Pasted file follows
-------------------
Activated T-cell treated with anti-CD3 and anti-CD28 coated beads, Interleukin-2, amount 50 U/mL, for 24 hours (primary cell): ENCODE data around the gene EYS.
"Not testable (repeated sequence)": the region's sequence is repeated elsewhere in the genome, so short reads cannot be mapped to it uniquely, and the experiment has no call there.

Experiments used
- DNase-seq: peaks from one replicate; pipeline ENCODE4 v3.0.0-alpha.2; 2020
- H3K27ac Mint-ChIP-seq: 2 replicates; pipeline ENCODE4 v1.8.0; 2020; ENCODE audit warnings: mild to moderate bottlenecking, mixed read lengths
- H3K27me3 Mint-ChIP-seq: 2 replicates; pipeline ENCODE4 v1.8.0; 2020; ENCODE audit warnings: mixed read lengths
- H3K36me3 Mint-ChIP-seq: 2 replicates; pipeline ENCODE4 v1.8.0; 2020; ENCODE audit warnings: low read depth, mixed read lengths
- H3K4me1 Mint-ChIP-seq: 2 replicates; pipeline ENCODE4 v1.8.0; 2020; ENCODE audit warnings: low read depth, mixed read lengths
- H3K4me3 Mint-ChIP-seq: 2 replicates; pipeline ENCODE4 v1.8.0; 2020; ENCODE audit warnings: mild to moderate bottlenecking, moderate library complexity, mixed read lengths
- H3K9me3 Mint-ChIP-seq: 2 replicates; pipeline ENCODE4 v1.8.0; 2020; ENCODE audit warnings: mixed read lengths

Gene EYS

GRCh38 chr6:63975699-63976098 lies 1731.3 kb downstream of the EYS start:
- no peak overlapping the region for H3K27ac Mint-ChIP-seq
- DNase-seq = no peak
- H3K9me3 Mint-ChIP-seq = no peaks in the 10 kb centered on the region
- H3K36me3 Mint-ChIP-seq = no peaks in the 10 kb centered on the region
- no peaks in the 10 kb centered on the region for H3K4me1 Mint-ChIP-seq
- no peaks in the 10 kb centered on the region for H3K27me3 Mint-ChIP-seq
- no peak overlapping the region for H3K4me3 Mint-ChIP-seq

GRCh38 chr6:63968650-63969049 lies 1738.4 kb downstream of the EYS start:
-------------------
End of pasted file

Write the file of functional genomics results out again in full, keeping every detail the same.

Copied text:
Activated T-cell treated with anti-CD3 and anti-CD28 coated beads, Interleukin-2, amount 50 U/mL, for 24 hours (primary cell): ENCODE data around the gene EYS.
"Not testable (repeated sequence)": the region's sequence is repeated elsewhere in the genome, so short reads cannot be mapped to it uniquely, and the experiment has no call there.

Experiments used
- DNase-seq: peaks from one replicate; pipeline ENCODE4 v3.0.0-alpha.2; 2020
- H3K27ac Mint-ChIP-seq: 2 replicates; pipeline ENCODE4 v1.8.0; 2020; ENCODE audit warnings: mild to moderate bottlenecking, mixed read lengths
- H3K27me3 Mint-ChIP-seq: 2 replicates; pipeline ENCODE4 v1.8.0; 2020; ENCODE audit warnings: mixed read lengths
- H3K36me3 Mint-ChIP-seq: 2 replicates; pipeline ENCODE4 v1.8.0; 2020; ENCODE audit warnings: low read depth, mixed read lengths
- H3K4me1 Mint-ChIP-seq: 2 replicates; pipeline ENCODE4 v1.8.0; 2020; ENCODE audit warnings: low read depth, mixed read lengths
- H3K4me3 Mint-ChIP-seq: 2 replicates; pipeline ENCODE4 v1.8.0; 2020; ENCODE audit warnings: mild to moderate bottlenecking, moderate library complexity, mixed read lengths
- H3K9me3 Mint-ChIP-seq: 2 replicates; pipeline ENCODE4 v1.8.0; 2020; ENCODE audit warnings: mixed read lengths

Gene EYS

GRCh38 chr6:63975699-63976098 lies 1731.3 kb downstream of the EYS start:
- no peak overlapping the region for H3K27ac Mint-ChIP-seq
- DNase-seq = no peak
- H3K9me3 Mint-ChIP-seq = no peaks in the 10 kb centered on the region
- H3K36me3 Mint-ChIP-seq = no peaks in the 10 kb centered on the region
- no peaks in the 10 kb centered on the region for H3K4me1 Mint-ChIP-seq
- no peaks in the 10 kb centered on the region for H3K27me3 Mint-ChIP-seq
- no peak overlapping the region for H3K4me3 Mint-ChIP-seq

GRCh38 chr6:63968650-63969049 lies 1738.4 kb downstream of the EYS start: